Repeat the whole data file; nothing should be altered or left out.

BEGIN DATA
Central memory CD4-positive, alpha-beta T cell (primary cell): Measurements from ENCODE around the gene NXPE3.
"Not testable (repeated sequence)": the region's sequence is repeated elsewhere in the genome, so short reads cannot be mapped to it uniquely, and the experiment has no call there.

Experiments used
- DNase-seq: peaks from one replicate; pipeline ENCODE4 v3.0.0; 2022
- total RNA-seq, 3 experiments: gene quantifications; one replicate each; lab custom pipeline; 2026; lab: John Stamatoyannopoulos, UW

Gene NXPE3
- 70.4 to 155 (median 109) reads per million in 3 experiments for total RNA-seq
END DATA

Central memory CD4-positive, alpha-beta T cell (primary cell): Measurements from ENCODE around the gene NXPE3.
"Not testable (repeated sequence)": the region's sequence is repeated elsewhere in the genome, so short reads cannot be mapped to it uniquely, and the experiment has no call there.

Experiments used
- DNase-seq: peaks from one replicate; pipeline ENCODE4 v3.0.0; 2022
- total RNA-seq, 3 experiments: gene quantifications; one replicate each; lab custom pipeline; 2026; lab: John Stamatoyannopoulos, UW

Gene NXPE3
- 70.4 to 155 (median 109) reads per million in 3 experiments for total RNA-seq